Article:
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Montenegro votes for next president; favorite is pro-West

16 April 2018

Montenegro's former Prime Minister and former President Milo Djukanovic, the leader of the ruling Democratic Party of Socialists, has claimed to have won the Sunday presidential election and pledged to ensure the country's European Union membership before the end of his five-year presidential term.

"I will continue to fight to free Montenegro of Djukanovic and his dictatorship", Bojanic said.

Djukanovic who has served as the prime minister of Montenegro for six terms, and one term as president, told a press conference Sunday night at his party headquarters that "another valuable victory was achieved for the benefit of the European future of Montenegro".

After the initial projections, party officials described the vote as a "great victory, a historic victory".

The Center for Monitoring and Research said Sunday after counting over 60 percent of the votes that Djukanovic won about 53 percent while his main opponent Mladen Bojanic won 34 percent. For the first time in the staunchly conservative nation, a female candidate also ran for the presidency, winning 8 percent of the vote. The pro-European leader defied Russian Federation past year by taking the Balkan State into North Atlantic Treaty Organisation.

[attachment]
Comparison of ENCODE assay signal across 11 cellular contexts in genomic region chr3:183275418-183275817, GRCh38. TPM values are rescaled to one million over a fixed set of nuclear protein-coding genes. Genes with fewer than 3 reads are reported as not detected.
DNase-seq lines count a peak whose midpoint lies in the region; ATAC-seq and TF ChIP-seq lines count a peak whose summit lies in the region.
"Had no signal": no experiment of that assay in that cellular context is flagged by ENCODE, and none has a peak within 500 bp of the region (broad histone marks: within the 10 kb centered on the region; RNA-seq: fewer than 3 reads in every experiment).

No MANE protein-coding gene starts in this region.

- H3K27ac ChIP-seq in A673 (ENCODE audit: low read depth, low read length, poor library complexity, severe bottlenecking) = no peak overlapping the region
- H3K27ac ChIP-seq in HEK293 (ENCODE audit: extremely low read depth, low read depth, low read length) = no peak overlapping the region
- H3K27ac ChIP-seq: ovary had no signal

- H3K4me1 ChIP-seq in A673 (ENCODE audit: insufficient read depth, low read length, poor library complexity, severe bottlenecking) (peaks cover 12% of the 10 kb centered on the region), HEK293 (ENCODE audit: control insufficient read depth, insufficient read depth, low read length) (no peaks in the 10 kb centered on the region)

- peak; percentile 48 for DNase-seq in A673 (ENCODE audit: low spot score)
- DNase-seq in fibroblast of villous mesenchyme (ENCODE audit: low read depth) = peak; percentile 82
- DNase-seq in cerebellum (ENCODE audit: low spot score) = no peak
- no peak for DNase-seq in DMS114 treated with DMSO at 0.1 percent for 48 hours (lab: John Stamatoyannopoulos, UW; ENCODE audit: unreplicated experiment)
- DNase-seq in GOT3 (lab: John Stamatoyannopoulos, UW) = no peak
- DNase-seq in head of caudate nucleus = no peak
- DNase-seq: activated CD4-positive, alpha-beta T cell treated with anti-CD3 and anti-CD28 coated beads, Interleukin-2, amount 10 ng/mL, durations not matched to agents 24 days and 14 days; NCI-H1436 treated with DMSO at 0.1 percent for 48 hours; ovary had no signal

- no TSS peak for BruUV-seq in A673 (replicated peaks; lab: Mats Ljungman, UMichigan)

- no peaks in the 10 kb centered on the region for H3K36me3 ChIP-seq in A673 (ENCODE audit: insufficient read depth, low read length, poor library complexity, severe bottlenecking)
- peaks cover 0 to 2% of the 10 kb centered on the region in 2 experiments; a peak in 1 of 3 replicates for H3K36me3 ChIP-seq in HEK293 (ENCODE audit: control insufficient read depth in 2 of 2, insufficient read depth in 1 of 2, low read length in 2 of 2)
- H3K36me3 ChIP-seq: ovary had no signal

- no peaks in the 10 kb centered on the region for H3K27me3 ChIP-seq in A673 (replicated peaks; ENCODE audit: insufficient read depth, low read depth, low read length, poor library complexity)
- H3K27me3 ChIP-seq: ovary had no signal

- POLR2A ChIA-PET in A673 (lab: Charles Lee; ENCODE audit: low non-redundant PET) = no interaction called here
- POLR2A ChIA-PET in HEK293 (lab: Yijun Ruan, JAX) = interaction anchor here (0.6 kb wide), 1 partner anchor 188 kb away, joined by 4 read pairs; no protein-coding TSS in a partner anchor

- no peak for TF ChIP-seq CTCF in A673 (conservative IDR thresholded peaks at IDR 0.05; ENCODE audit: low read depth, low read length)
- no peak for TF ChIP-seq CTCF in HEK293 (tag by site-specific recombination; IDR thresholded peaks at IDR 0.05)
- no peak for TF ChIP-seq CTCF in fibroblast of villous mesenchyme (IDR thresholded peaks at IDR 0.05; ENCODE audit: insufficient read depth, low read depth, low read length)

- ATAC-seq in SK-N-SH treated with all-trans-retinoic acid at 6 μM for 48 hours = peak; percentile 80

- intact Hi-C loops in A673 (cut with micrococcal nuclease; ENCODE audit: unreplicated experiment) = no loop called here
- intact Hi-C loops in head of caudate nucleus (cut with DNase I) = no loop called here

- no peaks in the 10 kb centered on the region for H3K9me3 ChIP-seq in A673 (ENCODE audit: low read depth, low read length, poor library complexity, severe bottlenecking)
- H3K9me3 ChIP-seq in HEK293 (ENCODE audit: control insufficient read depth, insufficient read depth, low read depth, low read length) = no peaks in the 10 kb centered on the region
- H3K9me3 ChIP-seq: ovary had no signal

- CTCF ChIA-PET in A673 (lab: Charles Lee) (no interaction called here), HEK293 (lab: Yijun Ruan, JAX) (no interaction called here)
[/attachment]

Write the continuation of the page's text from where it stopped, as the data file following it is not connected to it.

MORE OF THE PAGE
The fractured opposition parties supporting Bojanic include the pro-Russian Democratic Front, whose two main leaders are on trial for taking part in the alleged 2016 coup attempt.

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After counting almost 90 percent of the ballots, the independent Center for Monitoring and Research say Djukanovic won about 53 percent of the vote while his main opponent, Mladen Bojanic, won 33 percent.

The vote, the first since Montenegro joined the Western military alliance in December, was seen as a test for Djukanovic, who favors European integration over closer ties to traditional ally Moscow.

He said that the fact that such large percent of voters opted for him is a strong confirmation that Montenegro should continue along the path towards the EU.

Djukanovic is set to replace incumbent President Filip Vujanovic, whose mandate expires in May.

About 530,000 voters can choose among several candidates. Djukanovic challenger will be Mladen Bojanic, backed by resistance groups, for example types that are pro-Russian.

According to some reports, this included a Russian plan to assassinate Mr Djukanovic.

Montenegro votes for next president; favorite is pro-West